The concept of long jumping is simple, but the sport is technically difficult. Most athletes utilize a 20 step approach to generate speed before jumping. Long jumpers are allowed to place two different hash marks on the runway to help guide themselves during competition. Before the event starts, athletes will measure their 20 stride distance from the takeoff board, and place a hashmark at that point.
Most long jump athletes use the same jumping approach. The last two strides have the most impact on launch angle and speed. For the penultimate step, the long jumper will take a longer stride to lower their center of gravity. The athlete's final step will be shorter to raise their center of gravity and generate upwards force.
There are several different techniques athletes utilize while in the air, but each is designed to keep their legs in front of their hips for landing. All long jumpers try to land by driving their feet into the sand. Athletes will also start to twist their bodies after landing to swing their momentum to the side. This prevents an athlete from falling backwards on their back and losing critical distance.
Any body part that makes contact with the sand is considered an imprint. Judges will measure a jump's distance at the nearest imprint to the takeoff board. At high school long jump competitions, there will be several judges watching the sandpit to record where an athlete's body parts hit the sand. At higher levels of competition, cameras with replay features to help determine the distance in addition to the judges.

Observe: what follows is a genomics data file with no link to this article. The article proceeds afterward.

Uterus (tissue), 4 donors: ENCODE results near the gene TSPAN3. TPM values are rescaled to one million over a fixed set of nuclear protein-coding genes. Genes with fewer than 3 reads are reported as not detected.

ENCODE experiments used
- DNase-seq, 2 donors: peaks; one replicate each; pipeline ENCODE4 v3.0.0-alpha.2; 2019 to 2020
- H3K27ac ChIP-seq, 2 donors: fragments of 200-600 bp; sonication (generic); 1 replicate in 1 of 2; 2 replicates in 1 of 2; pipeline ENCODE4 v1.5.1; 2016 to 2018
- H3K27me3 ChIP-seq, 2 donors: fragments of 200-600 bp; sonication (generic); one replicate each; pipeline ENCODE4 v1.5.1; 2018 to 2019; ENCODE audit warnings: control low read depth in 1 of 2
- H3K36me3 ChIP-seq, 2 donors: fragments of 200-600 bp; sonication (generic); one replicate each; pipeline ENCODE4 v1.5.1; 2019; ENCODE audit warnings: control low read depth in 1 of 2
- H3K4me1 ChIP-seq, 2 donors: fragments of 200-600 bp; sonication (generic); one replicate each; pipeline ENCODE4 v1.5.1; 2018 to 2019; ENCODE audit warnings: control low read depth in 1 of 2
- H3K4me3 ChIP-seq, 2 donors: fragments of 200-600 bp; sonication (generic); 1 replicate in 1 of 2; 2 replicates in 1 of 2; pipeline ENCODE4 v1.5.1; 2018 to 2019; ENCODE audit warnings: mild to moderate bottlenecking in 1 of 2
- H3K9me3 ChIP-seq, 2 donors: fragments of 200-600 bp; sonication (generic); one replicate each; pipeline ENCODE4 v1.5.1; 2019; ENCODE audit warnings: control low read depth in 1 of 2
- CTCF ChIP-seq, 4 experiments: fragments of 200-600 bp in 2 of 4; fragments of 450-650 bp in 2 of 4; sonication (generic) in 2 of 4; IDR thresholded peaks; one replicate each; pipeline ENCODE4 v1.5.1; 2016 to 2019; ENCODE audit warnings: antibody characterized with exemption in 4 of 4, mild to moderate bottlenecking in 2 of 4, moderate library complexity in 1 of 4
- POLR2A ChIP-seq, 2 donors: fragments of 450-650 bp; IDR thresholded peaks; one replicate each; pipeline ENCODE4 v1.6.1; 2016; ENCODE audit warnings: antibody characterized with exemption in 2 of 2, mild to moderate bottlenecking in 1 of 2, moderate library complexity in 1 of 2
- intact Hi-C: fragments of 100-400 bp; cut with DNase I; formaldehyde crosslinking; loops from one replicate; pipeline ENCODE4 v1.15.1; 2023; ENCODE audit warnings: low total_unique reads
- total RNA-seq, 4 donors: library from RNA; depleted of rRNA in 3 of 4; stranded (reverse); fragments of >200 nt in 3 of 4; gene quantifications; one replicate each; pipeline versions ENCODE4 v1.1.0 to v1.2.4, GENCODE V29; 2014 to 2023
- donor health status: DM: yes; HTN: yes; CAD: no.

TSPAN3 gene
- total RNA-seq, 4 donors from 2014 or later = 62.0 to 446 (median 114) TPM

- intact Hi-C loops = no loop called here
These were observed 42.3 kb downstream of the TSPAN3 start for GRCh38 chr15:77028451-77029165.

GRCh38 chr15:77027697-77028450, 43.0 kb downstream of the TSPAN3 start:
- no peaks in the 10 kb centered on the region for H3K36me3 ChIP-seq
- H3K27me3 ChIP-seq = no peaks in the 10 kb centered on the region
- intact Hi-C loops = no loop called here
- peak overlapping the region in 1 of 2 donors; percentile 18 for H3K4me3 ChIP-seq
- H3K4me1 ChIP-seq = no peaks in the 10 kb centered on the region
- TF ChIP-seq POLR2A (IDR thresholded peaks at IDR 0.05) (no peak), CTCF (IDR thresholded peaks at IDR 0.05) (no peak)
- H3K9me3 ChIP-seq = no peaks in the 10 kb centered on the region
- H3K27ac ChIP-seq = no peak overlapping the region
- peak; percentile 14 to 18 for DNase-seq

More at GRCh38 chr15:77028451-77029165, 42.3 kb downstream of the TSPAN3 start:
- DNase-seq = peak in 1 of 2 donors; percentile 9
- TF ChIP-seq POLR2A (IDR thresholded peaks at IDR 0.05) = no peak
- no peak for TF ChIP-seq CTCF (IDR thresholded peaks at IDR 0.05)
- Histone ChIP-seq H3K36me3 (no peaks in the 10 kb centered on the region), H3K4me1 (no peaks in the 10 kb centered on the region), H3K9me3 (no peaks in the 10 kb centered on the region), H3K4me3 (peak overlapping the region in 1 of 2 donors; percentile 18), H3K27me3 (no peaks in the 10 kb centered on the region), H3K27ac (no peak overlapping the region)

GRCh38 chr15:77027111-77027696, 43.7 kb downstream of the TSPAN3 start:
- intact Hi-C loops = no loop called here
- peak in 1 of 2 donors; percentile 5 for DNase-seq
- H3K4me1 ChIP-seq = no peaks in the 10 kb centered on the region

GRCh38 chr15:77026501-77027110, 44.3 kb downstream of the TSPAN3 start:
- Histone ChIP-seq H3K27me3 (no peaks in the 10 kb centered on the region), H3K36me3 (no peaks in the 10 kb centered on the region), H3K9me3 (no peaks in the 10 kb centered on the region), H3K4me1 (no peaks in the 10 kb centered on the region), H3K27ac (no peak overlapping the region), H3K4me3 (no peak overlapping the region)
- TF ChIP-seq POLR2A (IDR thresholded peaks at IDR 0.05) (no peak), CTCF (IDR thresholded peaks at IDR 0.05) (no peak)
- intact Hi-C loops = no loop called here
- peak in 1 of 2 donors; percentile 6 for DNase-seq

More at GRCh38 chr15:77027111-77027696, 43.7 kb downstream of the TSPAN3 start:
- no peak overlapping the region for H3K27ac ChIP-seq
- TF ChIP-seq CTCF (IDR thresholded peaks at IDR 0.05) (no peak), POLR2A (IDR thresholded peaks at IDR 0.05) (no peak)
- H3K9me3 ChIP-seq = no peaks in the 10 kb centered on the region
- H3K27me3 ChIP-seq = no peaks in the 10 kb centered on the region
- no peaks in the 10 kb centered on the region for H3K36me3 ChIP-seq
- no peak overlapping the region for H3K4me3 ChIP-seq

Takeoff boards do not have to be made by a specific type of material, but they do have to be made extremely visible.For official competitions, the takeoff board will be made of steel and colored bright white. The steel foundation feels drastically different on an athlete's foot then the cork track material. Also, when an athlete's spikes contact the steel board, it makes a unique sound that judges are able to hear. Steel takeoff boards are the most effective material for the foul line because both the athlete and judges will know if the long jumper crosses the line.
The amount of rounds in a long jump competition depends on the type of competition and the format. At the Summer Olympics, 12 athletes are selected to compete in the final round of competition based on their performances in the qualifying rounds. Results in the qualifying rounds do not carry over to the finals. The 12 jumpers are each given three jump attempts. Then the top 8 athletes are given three more jump attempts, and the single longest jump will be determined the winner.
Athletes are allotted one minute before they must begin their jump. The one minute timer starts when an athlete steps onto the runway. The timer is designed to keep the competition moving along, but also give the athletes some time to concentrate before they jump. Long jumping is a mentally straining sport since an athlete is so focused on the details of their jump. Athletes will use the minute to practice breathing techniques that fixate their energy.